For 13 years of her career as a house representative, Helen remained the only unashamed and consistent voice in parliament to wholeheartedly oppose any apartheid legislation. During this time, she posed 2262 questions to the house and made 885 impassioned speeches. Her struggle was the very real yet silent one from within.

She was accused by many of her fellow house members of embarrassing South Africa overseas and suffered both misogynistic and anti-semitic abuse as a result of her steadfastness. Suzman was also accused of planning Prime Minister Verwoerd’s assassination by the then defence minister to which she later received a full apology.


Devi Sankaree Govender

“Whistle-blowers trust us with their lives, and through them, we are able to shine a light in all those dark corners.”

Most notably defined by her role on Mnet’s flagship magazine and actuality program, Carte Blanche. Devi Sankaree Govender is an award-winning internationally renowned investigative journalist known for her direct questions and unwavering willingness to get to the bottom of a story.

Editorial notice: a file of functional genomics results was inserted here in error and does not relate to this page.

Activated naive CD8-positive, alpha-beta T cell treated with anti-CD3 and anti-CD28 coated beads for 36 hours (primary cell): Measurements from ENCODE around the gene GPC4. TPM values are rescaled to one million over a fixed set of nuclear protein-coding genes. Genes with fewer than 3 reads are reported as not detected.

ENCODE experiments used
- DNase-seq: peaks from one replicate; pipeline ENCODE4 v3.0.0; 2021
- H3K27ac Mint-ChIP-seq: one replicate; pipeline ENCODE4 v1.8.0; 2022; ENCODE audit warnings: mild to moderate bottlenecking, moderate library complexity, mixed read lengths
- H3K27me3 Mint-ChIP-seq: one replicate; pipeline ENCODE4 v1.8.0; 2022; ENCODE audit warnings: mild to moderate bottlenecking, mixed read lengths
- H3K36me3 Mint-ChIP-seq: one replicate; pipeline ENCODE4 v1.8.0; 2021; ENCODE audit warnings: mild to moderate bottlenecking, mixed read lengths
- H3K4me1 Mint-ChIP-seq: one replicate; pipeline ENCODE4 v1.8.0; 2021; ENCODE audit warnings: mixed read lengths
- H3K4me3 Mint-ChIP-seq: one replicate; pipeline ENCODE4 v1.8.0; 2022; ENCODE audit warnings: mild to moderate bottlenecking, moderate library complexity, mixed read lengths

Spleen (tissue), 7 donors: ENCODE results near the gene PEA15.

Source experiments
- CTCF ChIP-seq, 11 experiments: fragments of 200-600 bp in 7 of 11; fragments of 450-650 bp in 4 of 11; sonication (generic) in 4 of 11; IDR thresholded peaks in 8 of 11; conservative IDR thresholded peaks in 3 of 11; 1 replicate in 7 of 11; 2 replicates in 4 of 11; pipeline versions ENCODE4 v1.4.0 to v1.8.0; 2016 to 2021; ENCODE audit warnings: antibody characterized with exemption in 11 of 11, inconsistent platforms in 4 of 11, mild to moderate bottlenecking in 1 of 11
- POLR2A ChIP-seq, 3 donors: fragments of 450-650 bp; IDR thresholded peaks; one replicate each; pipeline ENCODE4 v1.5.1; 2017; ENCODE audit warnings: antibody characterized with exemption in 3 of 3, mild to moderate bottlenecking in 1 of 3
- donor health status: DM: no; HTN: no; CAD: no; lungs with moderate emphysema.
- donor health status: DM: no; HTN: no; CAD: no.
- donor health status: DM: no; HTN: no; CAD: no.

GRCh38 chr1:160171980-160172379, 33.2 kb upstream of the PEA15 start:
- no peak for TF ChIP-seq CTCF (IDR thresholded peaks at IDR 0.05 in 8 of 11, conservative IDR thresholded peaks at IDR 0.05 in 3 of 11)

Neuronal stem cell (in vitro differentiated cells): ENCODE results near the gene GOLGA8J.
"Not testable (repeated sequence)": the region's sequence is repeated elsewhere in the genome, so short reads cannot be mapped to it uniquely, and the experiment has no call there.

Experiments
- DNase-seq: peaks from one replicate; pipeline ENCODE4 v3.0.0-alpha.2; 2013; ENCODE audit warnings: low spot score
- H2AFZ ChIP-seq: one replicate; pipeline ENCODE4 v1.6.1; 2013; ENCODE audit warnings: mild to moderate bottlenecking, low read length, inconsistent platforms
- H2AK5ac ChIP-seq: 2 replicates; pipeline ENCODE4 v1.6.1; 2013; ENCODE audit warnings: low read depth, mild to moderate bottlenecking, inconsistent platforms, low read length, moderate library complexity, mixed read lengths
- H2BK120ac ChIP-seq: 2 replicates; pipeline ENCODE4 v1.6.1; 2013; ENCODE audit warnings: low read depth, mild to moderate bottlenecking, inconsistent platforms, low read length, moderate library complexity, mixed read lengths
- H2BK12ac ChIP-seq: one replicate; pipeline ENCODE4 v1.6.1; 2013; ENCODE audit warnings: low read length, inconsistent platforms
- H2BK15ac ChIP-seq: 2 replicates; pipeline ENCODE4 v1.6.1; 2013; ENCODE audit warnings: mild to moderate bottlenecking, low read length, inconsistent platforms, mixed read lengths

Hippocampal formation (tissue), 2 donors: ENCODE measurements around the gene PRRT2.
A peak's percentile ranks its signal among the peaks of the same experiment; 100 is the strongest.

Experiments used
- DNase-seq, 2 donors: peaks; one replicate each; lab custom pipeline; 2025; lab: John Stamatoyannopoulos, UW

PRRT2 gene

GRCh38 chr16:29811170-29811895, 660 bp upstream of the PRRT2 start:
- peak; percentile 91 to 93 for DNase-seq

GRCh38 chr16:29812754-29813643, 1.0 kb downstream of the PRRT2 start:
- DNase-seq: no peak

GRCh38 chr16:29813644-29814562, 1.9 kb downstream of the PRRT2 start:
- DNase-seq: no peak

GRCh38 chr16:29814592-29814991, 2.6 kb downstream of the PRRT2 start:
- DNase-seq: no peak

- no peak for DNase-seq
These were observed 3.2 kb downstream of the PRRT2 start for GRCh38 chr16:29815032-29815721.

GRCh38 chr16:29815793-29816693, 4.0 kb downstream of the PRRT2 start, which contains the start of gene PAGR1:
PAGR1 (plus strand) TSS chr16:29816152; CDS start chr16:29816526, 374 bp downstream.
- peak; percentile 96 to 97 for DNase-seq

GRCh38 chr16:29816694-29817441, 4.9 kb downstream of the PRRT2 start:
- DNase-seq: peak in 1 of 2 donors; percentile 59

Born in Umzinto on the South Coast of KZN, Devi, began her career in journalism as a freelancer for SABC Radio. Destined for greater things, she quickly moved up from presenting music shows and reading the news to becoming the talk show host of the Lotus FM where she remained for seven years. It was here that Devi’s notable straightforward approach to sensitive and controversial issues began to truly shine.

Devi’s first break out from radio to television began in 1996 as a freelance community presenter for then SABC 1’s Eastern Mosaic and in 1998 started her successful 16-year running column in the Sunday Times. Eventually, Devi would make her career-defining move to join the team at Carte Blanche in 2002.

It was here she attained some of her most notable memories from hard-hitting stories such as deep-rooted corruption in government institutions, the health crisis in the Eastern Cape, and the Oscar Pistorius trial. Devi has also had more casual and interesting interviews with the likes of Nobel Prize laureates to superstars such as Lionel Richie and Quincy Jones.


Dr Pregaluxmi (Pregs) Govender

“It is time to use all the power we have, wherever we are, to assert women’s rights as human rights.”